Tricia Morgan is a powerhouse belter, and her playful, contagious energy spills over and into the audience any time she is on stage. She lends a heaping dose of comedic timing and comic relief to the production as a whole, especially when in her duets with Jane Nitsch: “Class” from Chicago, and “The Grass is Always Greener”from Woman of the Year. She shines brightest in her solo of “All That Jazz” from Chicago, with her power-belting and sultry Fosse poses seriously on point.

Jane Nitsch lends a warm smile, soft tone, and gentle touch to her songs. Her rendition of “Colored Lights” toward the beginning of the show pull the audience into her reminiscing. She also succeeds in tickling some funny bones with Tricia Morgan in their duets. Chloe Scully brings a young, pleasant, folky voice to her songs, and her solos of “Arthur In the Afternoonand “Only Love”. Both are adorable to watch. She blends well with the other performers in all of the group numbers.

Among the “Featured” cast, some get a little more stage time than others, but everyone gets their moment. As a married young couple, Micah Krey and Sarah Garret Krey give some very strong showings in their solo numbers, as well as any song they are a part of. Micah has a lovely vibrato and tone to his tenor, and he gets to utilize his voice in “Sometimes a Day Goes By”and the sugary-sweet “Sara Lee” (you’ll probably want some pie after that one). The audience does not get to see Sarah until the second act, and luckily, it’s first in an ADORABLE duet called “Marry Me” with her husband Micah. It should generate significant amounts of “AWWW” from the audience. She also gives a nice rendition of “Maybe This Time” from Cabaret later on. This is not an easy song to tackle, but she does a commendable job of bringing it to life. It’s perhaps a little strange that these two are not counted among the “Principal” cast, because they are both very memorable in this production.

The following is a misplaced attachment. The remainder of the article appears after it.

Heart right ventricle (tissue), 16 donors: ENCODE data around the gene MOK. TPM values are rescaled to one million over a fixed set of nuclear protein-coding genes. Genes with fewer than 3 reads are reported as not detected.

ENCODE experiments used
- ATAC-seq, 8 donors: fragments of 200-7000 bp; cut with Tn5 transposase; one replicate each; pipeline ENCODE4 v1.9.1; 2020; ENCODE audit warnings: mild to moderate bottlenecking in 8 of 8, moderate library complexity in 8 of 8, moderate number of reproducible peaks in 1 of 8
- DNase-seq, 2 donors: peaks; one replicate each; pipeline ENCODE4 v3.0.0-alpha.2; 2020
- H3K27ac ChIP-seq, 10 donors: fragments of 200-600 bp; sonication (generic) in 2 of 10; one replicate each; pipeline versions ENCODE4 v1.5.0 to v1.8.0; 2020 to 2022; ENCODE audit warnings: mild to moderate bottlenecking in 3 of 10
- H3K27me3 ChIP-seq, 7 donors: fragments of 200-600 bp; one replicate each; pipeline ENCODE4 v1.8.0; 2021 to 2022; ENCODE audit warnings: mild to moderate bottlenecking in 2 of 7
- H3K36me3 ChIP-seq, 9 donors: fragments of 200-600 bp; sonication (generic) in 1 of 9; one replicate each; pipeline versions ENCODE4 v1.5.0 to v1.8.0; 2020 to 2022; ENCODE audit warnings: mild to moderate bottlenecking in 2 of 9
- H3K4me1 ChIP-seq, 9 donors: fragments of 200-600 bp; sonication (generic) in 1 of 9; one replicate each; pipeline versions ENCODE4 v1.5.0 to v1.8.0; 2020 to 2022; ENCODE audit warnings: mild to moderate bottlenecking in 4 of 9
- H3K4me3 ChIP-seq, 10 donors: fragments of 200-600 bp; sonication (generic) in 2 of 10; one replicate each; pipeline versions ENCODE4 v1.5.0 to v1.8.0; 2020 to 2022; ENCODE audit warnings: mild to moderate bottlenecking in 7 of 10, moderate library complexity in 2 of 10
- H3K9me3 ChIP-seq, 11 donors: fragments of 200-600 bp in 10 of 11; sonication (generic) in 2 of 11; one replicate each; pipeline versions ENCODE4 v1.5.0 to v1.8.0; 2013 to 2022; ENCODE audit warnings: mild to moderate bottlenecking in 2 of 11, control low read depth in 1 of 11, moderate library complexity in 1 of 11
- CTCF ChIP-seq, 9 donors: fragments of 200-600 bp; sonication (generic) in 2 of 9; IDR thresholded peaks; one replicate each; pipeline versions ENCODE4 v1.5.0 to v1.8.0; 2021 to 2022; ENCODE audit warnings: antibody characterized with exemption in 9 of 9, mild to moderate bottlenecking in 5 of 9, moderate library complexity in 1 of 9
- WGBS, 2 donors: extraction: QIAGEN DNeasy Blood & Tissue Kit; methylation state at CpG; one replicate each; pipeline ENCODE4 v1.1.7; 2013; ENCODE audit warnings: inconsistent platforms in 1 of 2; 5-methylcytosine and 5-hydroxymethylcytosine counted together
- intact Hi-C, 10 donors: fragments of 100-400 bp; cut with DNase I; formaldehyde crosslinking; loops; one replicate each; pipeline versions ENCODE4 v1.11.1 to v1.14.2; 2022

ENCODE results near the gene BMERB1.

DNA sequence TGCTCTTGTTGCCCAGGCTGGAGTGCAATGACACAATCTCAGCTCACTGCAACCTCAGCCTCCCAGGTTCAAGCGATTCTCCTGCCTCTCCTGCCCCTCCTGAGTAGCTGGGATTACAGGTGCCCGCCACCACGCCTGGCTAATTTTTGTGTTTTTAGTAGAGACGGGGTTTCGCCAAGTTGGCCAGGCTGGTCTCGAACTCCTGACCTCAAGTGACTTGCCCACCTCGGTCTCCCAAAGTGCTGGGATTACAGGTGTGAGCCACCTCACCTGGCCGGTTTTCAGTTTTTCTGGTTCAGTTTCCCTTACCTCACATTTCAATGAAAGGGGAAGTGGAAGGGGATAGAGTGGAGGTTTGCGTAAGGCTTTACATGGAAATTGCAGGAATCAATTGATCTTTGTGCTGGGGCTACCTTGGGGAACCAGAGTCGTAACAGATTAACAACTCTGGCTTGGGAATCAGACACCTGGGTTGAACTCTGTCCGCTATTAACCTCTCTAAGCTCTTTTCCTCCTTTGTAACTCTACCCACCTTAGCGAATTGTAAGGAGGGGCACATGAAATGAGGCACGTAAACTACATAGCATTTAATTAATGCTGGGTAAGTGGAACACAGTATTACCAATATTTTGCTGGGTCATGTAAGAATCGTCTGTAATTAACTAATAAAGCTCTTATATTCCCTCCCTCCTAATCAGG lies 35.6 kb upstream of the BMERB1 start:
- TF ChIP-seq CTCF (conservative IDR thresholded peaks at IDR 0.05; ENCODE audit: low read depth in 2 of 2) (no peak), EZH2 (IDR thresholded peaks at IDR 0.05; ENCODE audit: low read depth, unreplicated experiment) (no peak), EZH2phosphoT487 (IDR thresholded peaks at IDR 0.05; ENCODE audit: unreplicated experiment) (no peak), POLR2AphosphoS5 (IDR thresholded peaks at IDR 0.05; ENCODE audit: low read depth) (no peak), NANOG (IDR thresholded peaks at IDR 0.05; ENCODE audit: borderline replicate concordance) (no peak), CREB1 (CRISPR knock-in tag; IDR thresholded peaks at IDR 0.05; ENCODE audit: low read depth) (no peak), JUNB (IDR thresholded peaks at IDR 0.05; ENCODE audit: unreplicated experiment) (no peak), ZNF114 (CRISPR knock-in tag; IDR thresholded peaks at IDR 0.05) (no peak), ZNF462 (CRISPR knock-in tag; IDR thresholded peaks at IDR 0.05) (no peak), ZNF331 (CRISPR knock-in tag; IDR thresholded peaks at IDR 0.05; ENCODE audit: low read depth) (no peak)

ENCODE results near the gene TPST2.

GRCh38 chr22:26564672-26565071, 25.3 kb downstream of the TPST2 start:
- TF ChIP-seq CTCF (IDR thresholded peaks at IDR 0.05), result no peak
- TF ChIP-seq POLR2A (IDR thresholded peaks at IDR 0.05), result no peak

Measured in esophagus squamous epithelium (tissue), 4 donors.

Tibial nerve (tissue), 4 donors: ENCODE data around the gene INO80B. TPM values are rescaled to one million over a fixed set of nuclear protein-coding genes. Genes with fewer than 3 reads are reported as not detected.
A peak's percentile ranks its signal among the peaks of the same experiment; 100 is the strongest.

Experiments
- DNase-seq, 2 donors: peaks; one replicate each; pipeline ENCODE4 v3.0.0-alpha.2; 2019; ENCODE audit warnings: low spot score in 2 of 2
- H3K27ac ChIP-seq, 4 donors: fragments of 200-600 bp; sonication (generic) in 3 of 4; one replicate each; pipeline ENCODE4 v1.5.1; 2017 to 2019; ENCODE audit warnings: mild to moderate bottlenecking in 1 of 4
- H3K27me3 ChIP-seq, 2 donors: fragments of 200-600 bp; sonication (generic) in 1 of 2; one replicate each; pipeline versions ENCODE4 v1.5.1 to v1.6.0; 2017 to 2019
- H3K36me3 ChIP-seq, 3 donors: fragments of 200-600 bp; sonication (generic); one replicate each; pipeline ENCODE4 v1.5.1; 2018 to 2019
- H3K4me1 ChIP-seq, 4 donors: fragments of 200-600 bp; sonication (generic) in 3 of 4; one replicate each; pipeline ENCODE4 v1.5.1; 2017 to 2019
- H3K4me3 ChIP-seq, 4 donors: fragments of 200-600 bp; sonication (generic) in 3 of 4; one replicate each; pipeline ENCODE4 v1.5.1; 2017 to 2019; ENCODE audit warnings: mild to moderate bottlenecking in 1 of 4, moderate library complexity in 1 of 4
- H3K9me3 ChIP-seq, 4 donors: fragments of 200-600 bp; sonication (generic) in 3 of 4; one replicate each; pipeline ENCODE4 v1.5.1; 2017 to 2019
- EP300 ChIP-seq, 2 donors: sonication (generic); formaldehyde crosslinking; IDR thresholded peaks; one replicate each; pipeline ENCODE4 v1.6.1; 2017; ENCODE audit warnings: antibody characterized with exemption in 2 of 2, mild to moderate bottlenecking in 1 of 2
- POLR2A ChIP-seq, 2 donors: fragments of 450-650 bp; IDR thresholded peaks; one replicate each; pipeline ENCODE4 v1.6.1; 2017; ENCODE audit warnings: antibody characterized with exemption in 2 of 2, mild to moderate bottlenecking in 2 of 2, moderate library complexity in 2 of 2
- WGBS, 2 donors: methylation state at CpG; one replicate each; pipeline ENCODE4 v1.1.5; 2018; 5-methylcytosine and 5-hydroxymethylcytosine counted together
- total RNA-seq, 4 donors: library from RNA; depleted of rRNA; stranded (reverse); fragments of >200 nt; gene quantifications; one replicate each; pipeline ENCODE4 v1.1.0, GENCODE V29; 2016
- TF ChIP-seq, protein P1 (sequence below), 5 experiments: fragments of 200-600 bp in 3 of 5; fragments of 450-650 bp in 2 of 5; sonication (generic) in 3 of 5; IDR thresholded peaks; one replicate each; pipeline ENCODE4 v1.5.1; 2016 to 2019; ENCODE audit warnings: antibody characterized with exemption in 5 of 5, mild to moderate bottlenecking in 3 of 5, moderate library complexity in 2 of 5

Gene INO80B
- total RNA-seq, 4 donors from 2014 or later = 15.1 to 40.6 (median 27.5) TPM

David Fries only gets only one number in the show, and gives a startlingly realistic rendition of “Mr. Cellophane” from Chicago. His delivery truly comes across like the character Amos, who sings this number in the originating production. Paul Bell’s booming bass is always a welcome addition to any Salem production, and he does a nice job of rounding out the bottom of the score. Maxine Stitzer, who also lends her talent to being Assistant Choreographer, has fun and stands out in the few group numbers in which she makes an appearance.

Overall, this is a standout production for Salem Players, a fun night, and should make you want to go listen to more Kander and Ebb when you get home!

Running Time: Approximately 1 hour and 45 minutes with one intermission

The World Goes Round plays through March 31, 2019 The Salem Players— Salem Evangelical Lutheran Church at 905 Frederick Road in Catonsville, MD. For tickets call (410) 747-0720 or purchase them online.

Please note 7:30pm start time for Friday & Saturday performances